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MDARD, MI Agricultural Preservation Fund Board Awards $1.1 Million to Local Farmland Preservation Programs

Ottawa, Kent, Barry, and Berrien counties received grants

LANSING—Michigan Department of Agriculture and Rural Development (MDARD) Acting Director Kathy Angerer and the Michigan Agricultural Preservation Fund Board awarded $1.1 million in agricultural preservation fund grants to four local farmland preservation programs to purchase and maintain permanent agricultural conservation easements.

Twenty-four local farmland preservation programs were eligible to submit applications for grant funding. The grants help local farmland preservation programs purchase development rights to preserve the land for agricultural use. Preserving farmland ensures communities have a locally sustainable source of fresh food and helps keep jobs in the agriculture community.

“Our goal is to build a legacy of sustainable farming and farmland for generations of Michiganders and Michigan grown products,” said Angerer. “These grants help local communities work together with farmers to preserve open space, protect wildlife habitat and food sources, and promote conservation for our future.”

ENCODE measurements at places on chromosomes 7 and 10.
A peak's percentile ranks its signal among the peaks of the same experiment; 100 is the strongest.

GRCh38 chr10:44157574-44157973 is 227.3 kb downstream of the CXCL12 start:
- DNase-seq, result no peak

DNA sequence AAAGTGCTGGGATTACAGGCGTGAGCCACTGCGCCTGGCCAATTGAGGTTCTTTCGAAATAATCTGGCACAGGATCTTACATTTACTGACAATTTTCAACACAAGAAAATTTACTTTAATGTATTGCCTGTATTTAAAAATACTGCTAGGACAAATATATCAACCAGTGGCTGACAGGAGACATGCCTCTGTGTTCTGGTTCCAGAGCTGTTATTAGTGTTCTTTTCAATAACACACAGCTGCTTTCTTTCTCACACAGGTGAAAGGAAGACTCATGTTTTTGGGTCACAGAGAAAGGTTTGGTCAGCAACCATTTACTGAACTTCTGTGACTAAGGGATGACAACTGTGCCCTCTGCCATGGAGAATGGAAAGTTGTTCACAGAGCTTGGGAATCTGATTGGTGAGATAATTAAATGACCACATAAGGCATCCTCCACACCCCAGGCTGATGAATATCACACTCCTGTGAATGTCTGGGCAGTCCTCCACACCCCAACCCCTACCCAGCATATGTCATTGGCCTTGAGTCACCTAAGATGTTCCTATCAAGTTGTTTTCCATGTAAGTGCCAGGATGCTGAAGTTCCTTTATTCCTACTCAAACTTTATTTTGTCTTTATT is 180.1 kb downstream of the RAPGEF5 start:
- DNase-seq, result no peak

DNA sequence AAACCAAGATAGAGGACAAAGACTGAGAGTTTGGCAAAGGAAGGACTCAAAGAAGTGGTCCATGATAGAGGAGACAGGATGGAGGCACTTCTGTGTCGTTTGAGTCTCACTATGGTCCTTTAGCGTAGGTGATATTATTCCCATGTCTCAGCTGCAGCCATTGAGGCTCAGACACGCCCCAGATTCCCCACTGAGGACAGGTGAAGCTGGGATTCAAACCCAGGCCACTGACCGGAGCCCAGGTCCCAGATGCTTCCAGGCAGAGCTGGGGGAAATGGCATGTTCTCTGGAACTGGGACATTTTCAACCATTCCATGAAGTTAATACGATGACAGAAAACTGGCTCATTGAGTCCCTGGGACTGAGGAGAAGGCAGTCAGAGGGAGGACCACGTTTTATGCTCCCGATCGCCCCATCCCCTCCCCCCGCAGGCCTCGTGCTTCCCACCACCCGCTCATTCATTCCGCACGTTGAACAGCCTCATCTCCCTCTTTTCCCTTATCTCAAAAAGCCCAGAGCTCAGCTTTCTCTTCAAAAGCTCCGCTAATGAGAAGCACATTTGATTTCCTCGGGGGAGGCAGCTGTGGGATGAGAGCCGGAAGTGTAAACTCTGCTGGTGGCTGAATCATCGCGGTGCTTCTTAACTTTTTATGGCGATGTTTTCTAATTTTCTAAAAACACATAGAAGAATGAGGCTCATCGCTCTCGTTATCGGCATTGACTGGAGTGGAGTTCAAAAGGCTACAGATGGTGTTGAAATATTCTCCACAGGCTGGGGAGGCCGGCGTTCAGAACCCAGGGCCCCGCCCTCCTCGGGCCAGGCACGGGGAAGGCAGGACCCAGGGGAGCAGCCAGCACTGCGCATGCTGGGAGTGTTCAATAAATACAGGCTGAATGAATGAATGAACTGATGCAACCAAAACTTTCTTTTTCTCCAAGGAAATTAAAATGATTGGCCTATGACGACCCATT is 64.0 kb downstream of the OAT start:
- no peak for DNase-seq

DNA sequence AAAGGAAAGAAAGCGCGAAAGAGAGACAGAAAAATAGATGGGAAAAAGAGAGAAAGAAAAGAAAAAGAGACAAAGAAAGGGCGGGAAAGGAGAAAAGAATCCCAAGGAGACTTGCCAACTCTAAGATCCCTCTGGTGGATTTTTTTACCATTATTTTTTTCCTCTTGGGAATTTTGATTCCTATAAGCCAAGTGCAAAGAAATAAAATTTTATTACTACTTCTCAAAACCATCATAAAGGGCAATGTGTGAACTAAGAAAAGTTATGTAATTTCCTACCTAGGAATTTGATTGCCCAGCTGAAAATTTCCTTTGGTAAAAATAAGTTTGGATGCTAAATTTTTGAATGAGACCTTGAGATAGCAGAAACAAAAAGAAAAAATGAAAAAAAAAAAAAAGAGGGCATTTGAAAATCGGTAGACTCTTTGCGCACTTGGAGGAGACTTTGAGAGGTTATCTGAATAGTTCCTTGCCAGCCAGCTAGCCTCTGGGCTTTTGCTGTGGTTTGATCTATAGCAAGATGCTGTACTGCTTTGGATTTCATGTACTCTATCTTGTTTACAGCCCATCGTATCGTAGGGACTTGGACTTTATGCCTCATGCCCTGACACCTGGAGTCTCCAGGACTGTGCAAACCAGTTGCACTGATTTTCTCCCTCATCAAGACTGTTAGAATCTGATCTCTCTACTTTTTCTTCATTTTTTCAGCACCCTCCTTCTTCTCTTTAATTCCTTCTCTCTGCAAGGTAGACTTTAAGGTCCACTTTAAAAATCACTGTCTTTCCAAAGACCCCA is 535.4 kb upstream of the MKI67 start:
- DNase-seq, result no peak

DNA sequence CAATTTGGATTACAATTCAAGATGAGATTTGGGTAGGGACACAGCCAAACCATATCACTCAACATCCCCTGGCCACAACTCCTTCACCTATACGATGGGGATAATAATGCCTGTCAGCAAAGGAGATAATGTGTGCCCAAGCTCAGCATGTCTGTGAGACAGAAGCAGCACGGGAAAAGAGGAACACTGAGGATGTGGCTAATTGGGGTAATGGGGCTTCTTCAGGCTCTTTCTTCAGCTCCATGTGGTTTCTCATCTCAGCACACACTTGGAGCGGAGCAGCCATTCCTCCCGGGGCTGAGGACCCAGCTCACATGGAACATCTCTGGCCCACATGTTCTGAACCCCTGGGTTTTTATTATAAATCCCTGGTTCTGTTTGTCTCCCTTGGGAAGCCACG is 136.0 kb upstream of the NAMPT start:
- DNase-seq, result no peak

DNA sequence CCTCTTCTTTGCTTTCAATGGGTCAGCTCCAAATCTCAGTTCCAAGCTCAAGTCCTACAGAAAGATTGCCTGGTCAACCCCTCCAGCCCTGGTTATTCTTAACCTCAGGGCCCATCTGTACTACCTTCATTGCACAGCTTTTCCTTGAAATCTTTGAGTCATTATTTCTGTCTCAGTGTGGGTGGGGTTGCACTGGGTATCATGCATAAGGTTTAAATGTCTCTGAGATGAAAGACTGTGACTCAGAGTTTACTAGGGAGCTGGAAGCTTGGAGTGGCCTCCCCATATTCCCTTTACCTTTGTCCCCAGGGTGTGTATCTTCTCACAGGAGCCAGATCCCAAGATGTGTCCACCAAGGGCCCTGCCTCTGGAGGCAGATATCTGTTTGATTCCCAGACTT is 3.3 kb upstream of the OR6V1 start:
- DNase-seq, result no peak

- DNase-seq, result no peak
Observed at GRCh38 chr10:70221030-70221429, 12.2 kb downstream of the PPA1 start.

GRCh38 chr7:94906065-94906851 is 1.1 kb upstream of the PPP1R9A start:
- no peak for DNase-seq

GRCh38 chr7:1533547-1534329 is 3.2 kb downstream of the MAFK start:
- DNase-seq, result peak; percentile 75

The following local farmland preservation programs received grants preserving 492 acres:

Ottawa County - $267,899
Kent County - $152,000
Berrien County - $120,000
Barry County - $604,800


The fund distributes grants covering up to 75 percent of the costs for purchasing the development rights on agricultural land. Landowner’s can donate a portion of the developmental rights value towards the required 25 percent local match of the conservation easement purchase price. The fund also helps pay for some of the closing costs associated with the conservation easements.

The Agricultural Preservation Fund Board consists of seven members including the MDARD director (or his/her designee) and the director of the Michigan Department of Natural Resources (or his/her designee). The board was established through legislation enacted in 2000 to award grants to local agricultural conservation easement programs.

To qualify, a county or township must have zoning authority and an approved master plan that includes farmland preservation. They are also required to have adopted a Purchase of Development Rights Ordinance and created a plan for monitoring conservation easements. Local programs are selected based on the scoring system adopted by the board, that focuses on the quality of agricultural parcels and conservation program achievements. 

To learn more about the board and preservation fund visit the website at


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